What Is Our Policy Towards Iran?

Not surprisingly, the one thing lacking in all discussions of the recent increase in tension between Iran and the United States is a public critique of U.S. policy towards Iran. This is a consequence of both a Democratic Party without a cogent foreign policy agenda, and a more general, apolitical post-9/11 mentality that discourages criticism of Bush's foreign policy. It's an extremely dangerous position to be in, particularly at a time when foreign policy decisions carry as many consequences as they have in recent years. Lately, not a day seems to go by where the Bush Administration does not mention Iran, and specifically, the likelihood of a military confrontation in some form. Anybody that has paid even a passing attention to Bush's rhetoric over the last five years would recognize this gem from an interview he gave to German television today:
"First of all you never want a president to say never, but military action is certainly not, is never the president's first choice," Bush said, when asked if he could rule out military action against Iran. "Diplomacy is always the president's, or at least always my first choice and we've got a common goal, and that is that Iran should not have a nuclear weapon," he said in the interview taped in Washington and broadcast before his arrival in Brussels Sunday for summits with NATO and the EU.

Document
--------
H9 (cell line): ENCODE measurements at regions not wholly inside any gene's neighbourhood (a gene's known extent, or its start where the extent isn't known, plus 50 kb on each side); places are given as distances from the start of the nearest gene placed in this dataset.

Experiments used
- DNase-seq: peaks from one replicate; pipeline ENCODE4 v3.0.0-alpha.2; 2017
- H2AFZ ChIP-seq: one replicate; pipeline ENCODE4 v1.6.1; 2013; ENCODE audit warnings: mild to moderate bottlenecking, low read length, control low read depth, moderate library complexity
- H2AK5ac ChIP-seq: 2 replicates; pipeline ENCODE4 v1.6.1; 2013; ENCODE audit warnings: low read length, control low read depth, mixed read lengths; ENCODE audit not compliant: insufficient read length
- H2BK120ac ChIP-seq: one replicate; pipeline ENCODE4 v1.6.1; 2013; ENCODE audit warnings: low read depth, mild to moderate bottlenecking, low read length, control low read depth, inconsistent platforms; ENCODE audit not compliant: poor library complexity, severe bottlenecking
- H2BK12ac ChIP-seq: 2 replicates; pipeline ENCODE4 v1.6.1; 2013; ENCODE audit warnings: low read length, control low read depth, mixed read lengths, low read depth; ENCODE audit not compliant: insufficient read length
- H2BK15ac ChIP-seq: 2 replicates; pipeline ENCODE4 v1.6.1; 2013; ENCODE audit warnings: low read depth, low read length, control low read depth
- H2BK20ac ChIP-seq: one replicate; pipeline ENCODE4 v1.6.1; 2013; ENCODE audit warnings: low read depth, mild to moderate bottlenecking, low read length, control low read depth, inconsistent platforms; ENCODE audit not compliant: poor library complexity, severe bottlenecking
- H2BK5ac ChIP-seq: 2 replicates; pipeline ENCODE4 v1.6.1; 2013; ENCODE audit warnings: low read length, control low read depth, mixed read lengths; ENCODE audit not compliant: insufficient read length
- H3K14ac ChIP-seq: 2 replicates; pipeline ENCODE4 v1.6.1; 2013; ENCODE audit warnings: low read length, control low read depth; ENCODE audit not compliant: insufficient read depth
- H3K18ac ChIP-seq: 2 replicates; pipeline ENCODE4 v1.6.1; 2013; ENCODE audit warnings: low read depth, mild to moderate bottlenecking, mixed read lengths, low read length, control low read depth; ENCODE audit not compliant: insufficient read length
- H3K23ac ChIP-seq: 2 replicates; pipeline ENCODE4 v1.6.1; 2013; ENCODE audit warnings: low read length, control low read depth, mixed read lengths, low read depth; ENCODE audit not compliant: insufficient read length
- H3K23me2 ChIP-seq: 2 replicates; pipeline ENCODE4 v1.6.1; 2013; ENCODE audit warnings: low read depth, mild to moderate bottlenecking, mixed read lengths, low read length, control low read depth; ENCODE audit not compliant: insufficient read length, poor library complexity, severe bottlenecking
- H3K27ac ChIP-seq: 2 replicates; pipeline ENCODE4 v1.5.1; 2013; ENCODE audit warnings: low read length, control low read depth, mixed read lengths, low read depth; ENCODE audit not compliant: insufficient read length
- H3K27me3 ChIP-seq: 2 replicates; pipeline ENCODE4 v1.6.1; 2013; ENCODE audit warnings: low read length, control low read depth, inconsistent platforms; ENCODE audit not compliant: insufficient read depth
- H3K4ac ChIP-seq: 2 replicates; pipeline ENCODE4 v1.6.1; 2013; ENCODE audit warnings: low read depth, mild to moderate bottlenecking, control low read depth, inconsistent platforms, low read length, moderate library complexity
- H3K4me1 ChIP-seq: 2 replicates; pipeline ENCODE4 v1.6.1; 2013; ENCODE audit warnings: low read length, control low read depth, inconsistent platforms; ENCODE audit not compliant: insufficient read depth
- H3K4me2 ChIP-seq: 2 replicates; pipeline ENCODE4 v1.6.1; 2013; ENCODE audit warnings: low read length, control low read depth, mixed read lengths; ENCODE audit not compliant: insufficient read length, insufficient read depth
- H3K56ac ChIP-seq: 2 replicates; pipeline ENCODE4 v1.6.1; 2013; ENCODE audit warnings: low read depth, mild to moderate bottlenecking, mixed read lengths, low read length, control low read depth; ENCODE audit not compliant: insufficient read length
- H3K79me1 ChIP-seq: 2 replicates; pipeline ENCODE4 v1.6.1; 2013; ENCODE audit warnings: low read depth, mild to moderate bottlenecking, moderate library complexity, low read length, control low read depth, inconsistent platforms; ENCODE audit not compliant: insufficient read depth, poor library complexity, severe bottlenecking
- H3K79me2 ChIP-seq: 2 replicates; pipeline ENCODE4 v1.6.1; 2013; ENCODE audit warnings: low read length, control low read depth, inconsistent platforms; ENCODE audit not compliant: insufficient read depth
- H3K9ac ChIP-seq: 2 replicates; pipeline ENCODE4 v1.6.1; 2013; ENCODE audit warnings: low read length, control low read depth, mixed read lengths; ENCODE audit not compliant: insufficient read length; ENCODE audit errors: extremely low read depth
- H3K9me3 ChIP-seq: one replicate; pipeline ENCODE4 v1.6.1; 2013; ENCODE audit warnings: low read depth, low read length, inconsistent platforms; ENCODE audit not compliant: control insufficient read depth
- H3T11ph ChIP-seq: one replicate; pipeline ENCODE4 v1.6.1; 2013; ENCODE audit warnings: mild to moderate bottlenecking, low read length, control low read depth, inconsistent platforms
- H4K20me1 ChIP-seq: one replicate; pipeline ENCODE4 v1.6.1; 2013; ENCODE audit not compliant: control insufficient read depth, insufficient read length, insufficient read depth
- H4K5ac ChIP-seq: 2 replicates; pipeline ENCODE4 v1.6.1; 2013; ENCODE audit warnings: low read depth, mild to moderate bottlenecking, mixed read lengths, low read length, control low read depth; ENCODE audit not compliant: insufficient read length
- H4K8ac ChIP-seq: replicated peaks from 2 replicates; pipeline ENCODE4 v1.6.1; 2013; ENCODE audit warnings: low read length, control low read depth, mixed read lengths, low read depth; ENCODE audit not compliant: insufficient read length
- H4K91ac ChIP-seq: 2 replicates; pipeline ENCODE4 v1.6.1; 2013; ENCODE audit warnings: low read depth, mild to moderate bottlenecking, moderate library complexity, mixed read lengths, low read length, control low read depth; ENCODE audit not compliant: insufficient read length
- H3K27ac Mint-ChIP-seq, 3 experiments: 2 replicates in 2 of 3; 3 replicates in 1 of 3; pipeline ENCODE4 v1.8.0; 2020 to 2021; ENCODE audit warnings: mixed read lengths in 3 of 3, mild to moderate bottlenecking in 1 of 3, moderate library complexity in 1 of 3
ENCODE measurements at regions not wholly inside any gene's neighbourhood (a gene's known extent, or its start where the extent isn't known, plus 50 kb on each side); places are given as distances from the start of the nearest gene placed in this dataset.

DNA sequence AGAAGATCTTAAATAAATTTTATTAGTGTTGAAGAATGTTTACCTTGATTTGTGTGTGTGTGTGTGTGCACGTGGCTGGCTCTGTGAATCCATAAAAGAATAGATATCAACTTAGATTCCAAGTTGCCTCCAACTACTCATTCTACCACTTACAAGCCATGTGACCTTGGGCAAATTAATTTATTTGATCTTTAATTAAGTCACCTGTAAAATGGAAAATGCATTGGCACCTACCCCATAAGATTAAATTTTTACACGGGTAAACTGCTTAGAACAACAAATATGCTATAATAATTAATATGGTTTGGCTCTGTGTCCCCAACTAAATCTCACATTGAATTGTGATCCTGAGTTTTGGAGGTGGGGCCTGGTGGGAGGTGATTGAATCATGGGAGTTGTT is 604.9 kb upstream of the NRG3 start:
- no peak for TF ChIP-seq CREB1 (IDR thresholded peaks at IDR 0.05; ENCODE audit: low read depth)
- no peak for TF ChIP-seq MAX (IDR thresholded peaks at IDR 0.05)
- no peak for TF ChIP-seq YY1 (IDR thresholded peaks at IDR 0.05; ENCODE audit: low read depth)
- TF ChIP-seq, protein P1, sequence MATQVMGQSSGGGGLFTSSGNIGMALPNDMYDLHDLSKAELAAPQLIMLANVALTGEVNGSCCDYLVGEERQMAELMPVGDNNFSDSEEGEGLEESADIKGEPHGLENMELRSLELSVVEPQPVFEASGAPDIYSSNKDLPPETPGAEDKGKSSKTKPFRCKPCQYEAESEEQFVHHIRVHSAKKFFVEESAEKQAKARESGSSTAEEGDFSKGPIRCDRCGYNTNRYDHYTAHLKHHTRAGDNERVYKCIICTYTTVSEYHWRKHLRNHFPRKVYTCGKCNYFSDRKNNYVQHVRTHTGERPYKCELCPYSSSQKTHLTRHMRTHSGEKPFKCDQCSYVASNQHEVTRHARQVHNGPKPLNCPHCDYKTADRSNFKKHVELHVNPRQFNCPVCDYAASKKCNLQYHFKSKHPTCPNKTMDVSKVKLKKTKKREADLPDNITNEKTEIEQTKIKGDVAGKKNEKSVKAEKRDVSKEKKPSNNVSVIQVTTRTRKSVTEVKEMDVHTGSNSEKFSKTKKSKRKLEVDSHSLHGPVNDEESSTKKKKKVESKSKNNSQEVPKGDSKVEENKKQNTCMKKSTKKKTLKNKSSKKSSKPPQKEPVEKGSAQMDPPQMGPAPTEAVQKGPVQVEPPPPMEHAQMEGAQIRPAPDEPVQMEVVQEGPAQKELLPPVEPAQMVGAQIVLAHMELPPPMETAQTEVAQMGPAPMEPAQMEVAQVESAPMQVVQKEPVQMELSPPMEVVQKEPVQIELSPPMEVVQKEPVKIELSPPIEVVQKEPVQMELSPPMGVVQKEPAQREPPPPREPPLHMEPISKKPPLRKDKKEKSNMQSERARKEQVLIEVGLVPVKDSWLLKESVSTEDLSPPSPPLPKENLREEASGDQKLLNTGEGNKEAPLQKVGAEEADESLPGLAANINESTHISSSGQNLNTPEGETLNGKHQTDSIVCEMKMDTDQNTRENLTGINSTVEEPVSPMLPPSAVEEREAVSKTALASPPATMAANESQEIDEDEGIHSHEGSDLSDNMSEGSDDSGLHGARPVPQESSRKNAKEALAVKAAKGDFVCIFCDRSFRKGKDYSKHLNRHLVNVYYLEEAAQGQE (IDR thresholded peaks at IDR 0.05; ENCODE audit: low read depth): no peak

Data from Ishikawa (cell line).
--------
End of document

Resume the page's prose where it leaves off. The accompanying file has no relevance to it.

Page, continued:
If I looked hard enough, I could probably find an almost verbatim quote from exactly two years ago that instead referenced Iraq. In other words, we seem to be following the same path that led us to invade Iraq as we are now with Iran. And yet, it might just be me, but I haven't heard any serious public debate about whether this is a good idea, or what possible alternative responses might look like. I do know that we need to put pressure on Iran, but we need to do so in a way that does not exclusively rely on the threat of military action. Military action, including a surgical strike, will do nothing but embolden the mullah's grasp on power. First of all, with the way that their nuclear program is spread around the country, it is highly unlikely that a strike will take out the entire program. Moreover, even though it is true that Iran has a fledging pro-democracy/anti-mullah faction, such a strike might alienate their support, since given the choice, they will likely side with the mullahs--no matter how much they despise them--if it means fighting off foreign invasion. This puts us in a very difficult spot, and it's where you end up when you have a dearth of opinions that are open to consideration while formulating foreign policy. We're basically left in the position where we have to decide whether a nuclear Iran creates a more stable situation than invading/attacking Iran to prevent them from becoming nuclear. Unfortunately, it didn't have to be that way, but it's where our policy (or lack thereof) has taken us.